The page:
Where should one begin with the litany of difficulties that beset the culture of this grape? Xinomavro's greatest disadvantage is its rapid lignification. Once the grapes have achieved sufficient sugars, the stems can already be snapped! This adds to the potentially towering tannins that Xinomavro possesses. This is further compounded by its grapes possessing 3-4 seeds per berry rather than the usual 1-2. Thankfully its skins are thin and weak.

Whilst vigorous, particularly when water is overly abundant due to all-too-frequent irrigation in much of Naoussa, it is a slow ripener. This is not aided by fertile soils or inappropriate irrigation that can both lead to overly high yields and subsequent unripe tannins and vegetal aromas and flavours.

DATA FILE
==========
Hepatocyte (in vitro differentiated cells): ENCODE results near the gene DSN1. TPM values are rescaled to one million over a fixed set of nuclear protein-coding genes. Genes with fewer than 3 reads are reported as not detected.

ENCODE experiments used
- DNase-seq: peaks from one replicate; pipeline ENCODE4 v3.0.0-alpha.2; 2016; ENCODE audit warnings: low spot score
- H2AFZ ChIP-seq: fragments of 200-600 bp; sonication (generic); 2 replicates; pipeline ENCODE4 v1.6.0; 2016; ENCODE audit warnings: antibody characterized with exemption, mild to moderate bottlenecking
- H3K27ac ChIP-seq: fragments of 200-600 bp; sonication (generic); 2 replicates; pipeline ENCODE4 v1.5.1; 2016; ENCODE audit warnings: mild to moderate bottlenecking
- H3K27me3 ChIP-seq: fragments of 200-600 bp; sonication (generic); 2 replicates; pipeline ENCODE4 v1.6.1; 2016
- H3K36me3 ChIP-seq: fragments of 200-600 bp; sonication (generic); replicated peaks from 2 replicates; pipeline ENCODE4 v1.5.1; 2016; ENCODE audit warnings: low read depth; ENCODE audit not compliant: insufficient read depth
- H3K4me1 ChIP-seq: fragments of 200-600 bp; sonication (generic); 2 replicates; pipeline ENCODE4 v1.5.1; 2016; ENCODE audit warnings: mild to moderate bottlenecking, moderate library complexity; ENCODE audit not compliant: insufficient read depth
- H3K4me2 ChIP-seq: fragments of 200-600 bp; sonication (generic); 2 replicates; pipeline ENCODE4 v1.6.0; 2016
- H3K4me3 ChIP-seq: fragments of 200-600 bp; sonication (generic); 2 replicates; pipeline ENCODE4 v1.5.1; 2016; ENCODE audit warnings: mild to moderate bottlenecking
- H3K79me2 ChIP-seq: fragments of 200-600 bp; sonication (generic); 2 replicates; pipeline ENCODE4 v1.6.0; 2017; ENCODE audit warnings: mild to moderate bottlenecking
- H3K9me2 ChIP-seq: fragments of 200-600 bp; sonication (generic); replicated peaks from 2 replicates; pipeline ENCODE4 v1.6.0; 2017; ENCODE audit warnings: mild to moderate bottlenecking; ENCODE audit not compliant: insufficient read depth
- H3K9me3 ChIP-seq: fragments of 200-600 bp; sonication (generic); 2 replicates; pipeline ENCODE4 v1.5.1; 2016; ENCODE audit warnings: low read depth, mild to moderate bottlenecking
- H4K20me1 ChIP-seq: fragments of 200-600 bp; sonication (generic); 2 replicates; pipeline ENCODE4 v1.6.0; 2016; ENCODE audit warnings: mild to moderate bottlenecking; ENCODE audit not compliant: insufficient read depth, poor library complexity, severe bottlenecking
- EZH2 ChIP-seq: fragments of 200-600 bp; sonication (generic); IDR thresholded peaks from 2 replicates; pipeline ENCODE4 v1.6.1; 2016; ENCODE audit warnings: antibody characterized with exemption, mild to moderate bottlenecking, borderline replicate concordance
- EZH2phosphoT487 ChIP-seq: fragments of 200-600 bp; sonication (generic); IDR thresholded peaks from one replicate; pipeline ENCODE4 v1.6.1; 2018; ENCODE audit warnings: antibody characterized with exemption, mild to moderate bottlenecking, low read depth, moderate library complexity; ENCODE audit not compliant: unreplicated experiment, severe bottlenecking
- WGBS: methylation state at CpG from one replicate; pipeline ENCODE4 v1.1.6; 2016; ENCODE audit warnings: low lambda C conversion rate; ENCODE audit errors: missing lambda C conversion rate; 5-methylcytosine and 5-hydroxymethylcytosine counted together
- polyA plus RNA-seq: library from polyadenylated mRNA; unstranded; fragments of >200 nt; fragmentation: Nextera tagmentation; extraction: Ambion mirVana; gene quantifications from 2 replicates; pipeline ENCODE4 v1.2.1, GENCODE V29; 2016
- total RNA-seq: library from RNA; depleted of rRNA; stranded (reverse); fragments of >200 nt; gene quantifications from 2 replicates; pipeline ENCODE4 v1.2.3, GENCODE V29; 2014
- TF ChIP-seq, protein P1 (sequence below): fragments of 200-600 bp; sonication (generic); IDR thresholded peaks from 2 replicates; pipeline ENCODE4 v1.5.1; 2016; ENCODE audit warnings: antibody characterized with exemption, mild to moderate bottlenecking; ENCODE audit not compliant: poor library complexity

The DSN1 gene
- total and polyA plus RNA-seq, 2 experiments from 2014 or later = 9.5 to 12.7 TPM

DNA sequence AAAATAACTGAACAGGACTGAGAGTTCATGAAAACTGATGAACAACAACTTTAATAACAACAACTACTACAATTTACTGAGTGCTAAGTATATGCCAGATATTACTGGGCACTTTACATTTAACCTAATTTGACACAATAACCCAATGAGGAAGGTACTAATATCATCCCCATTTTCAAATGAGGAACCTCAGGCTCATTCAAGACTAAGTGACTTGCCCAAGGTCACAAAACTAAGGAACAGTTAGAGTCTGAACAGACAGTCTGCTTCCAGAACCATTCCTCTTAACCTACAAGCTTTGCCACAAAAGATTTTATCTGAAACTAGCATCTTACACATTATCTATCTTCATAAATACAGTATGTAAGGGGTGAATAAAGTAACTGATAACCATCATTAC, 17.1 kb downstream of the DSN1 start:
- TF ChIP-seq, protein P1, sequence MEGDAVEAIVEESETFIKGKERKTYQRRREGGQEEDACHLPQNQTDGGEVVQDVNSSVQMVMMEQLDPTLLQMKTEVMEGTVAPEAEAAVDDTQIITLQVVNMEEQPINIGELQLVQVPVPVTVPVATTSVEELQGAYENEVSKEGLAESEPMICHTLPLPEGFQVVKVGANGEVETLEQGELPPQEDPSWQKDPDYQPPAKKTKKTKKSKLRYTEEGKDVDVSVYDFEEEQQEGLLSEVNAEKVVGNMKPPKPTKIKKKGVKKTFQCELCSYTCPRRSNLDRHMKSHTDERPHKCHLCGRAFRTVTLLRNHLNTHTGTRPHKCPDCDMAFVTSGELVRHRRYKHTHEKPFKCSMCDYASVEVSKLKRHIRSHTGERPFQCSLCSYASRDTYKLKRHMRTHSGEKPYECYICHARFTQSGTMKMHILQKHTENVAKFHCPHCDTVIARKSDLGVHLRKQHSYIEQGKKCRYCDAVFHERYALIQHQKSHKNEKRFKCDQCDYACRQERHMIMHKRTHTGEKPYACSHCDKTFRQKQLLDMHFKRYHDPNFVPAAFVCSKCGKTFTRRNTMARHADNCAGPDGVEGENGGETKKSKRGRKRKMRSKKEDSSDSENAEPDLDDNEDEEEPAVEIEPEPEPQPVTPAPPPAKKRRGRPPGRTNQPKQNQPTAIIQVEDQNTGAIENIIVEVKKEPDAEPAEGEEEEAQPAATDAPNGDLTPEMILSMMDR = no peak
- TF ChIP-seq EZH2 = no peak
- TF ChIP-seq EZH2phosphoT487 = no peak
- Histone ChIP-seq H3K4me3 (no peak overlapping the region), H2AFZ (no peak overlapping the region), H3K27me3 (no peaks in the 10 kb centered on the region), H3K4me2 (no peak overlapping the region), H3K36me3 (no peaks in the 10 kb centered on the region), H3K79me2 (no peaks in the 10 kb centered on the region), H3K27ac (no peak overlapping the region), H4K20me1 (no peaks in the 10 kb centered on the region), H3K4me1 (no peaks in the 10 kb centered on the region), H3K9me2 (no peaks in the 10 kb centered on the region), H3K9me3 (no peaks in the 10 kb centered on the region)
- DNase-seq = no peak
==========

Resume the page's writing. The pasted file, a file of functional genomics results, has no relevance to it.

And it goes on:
In terms of its raw material, Xinomavro is an ancient variety with numerous clones. 3 of these produce small berries on small bunches that, if well handled, can create relatively fine-grained tannins, delicate aromas and bright pigmentation. These better clones are nowadays the basis of the best wines, whilst the other clones are often employed for increasingly attractive rosé wines.

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